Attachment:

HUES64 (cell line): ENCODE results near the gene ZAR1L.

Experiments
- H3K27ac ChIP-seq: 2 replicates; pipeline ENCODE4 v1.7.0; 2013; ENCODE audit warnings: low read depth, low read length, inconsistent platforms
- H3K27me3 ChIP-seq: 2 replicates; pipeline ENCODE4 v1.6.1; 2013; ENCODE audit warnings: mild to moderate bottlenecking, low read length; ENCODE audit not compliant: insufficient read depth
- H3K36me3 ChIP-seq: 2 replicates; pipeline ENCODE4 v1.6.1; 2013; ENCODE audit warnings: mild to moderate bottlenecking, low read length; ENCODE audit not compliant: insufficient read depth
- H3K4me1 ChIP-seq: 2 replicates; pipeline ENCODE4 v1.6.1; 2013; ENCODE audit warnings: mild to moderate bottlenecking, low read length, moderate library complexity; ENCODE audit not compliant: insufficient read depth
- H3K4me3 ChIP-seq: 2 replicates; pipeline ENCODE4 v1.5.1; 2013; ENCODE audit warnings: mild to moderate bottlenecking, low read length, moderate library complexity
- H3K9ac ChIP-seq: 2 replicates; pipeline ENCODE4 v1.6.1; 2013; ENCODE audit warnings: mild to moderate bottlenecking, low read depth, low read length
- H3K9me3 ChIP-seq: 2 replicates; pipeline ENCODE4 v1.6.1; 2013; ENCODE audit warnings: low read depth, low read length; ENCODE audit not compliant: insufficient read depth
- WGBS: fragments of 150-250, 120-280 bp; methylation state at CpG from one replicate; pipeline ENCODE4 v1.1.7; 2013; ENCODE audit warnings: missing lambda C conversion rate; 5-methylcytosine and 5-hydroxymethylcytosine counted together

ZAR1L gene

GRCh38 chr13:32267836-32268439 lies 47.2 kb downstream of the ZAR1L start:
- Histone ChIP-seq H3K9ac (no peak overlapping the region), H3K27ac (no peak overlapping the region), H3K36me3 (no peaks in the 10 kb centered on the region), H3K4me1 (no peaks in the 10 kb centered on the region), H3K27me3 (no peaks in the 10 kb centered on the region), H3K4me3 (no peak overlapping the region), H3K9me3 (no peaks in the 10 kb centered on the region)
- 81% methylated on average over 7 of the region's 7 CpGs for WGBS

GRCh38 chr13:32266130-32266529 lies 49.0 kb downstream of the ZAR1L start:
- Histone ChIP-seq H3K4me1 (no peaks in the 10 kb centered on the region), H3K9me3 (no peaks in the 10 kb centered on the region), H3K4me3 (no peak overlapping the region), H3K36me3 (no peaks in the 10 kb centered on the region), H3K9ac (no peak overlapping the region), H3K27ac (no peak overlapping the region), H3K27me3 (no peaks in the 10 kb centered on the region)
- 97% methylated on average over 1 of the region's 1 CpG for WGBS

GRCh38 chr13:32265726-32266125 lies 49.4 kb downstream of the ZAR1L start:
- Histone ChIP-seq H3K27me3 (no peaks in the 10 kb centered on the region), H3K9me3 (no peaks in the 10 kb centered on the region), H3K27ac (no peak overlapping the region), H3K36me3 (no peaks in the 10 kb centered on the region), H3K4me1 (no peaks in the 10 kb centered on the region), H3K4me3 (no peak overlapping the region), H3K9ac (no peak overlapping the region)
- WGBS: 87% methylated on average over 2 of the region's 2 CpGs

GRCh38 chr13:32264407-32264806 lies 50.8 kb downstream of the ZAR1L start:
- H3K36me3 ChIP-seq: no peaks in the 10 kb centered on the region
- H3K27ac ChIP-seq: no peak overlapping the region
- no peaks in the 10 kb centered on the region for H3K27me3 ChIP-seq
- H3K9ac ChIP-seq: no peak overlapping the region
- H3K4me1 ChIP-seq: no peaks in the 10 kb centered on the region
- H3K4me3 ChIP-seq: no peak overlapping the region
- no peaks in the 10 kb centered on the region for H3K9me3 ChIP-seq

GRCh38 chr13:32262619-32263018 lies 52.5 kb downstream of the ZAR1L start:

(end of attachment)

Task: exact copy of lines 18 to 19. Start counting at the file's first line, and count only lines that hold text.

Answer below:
GRCh38 chr13:32265726-32266125 lies 49.4 kb downstream of the ZAR1L start:
- Histone ChIP-seq H3K27me3 (no peaks in the 10 kb centered on the region), H3K9me3 (no peaks in the 10 kb centered on the region), H3K27ac (no peak overlapping the region), H3K36me3 (no peaks in the 10 kb centered on the region), H3K4me1 (no peaks in the 10 kb centered on the region), H3K4me3 (no peak overlapping the region), H3K9ac (no peak overlapping the region)